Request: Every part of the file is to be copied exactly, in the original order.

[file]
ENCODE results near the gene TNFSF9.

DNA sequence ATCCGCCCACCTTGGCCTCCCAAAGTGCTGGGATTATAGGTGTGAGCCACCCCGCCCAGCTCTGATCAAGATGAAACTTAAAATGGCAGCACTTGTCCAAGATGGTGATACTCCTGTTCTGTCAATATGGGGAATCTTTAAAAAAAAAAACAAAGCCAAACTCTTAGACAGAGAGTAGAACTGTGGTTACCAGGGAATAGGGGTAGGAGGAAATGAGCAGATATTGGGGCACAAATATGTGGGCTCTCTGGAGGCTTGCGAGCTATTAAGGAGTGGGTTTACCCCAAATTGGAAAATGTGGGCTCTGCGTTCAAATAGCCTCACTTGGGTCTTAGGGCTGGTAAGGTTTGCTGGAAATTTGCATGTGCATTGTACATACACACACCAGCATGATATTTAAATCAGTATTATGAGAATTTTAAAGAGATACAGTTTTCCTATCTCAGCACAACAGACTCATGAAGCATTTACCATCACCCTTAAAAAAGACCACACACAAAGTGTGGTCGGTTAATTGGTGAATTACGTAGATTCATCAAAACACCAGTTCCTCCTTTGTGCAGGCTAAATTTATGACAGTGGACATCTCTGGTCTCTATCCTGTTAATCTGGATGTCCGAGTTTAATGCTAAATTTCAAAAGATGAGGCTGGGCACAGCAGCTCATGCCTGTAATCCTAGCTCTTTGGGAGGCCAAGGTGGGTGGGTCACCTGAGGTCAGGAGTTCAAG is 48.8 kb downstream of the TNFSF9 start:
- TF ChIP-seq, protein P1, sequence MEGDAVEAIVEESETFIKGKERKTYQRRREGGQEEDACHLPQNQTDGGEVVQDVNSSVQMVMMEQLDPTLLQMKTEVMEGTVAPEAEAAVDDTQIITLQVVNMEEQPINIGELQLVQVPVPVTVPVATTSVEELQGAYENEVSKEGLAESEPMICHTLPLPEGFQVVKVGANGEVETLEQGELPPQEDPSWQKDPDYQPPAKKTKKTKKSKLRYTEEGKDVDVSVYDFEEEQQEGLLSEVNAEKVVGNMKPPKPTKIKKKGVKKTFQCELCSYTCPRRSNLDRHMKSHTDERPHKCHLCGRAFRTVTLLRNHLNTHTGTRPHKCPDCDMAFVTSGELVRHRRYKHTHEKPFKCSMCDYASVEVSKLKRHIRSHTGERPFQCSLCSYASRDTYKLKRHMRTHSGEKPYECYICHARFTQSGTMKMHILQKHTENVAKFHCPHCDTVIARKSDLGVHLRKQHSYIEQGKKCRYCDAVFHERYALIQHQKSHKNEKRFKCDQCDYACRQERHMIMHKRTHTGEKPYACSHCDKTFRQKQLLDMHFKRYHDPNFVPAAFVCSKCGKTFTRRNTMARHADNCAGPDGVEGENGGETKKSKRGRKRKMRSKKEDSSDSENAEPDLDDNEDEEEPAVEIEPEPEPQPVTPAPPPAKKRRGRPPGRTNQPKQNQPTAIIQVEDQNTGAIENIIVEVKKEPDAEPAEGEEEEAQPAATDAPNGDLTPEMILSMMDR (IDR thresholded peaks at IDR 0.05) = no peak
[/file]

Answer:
ENCODE results near the gene TNFSF9.

DNA sequence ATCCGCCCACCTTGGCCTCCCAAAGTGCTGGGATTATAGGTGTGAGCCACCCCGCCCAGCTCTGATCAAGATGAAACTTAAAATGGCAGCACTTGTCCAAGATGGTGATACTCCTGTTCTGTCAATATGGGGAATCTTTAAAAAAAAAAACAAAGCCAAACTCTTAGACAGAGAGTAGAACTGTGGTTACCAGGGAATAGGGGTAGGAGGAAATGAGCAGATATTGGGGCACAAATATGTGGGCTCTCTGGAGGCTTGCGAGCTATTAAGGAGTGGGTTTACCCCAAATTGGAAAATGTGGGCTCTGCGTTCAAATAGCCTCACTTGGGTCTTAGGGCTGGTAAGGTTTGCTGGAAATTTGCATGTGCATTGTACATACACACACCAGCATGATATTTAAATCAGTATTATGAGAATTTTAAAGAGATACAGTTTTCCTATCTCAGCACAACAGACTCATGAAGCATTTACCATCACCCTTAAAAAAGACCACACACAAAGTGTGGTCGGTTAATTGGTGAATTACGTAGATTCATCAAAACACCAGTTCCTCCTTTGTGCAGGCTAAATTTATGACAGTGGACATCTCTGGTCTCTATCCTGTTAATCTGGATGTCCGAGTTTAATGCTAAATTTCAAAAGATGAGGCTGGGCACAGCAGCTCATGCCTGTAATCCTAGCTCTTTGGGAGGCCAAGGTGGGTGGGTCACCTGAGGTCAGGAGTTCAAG is 48.8 kb downstream of the TNFSF9 start:
- TF ChIP-seq, protein P1, sequence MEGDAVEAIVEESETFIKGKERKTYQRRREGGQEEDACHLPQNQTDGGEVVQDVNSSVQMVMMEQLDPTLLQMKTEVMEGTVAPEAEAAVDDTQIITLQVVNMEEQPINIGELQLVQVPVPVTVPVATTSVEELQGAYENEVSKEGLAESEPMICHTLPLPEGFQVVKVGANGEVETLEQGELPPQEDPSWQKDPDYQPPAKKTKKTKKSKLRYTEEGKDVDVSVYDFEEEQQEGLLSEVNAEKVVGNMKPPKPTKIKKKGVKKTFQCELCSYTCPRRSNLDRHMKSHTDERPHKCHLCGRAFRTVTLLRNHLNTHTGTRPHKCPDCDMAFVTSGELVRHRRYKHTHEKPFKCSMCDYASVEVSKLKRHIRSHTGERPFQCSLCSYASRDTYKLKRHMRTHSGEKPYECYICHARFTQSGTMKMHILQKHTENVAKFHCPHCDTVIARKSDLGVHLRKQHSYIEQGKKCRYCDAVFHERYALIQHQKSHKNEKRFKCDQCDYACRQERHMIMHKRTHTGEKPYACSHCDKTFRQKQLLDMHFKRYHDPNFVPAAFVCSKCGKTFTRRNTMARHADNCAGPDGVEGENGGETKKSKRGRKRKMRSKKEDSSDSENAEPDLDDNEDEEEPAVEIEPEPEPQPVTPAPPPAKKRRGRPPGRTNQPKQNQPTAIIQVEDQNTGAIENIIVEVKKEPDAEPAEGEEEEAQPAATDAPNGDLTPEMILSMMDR (IDR thresholded peaks at IDR 0.05) = no peak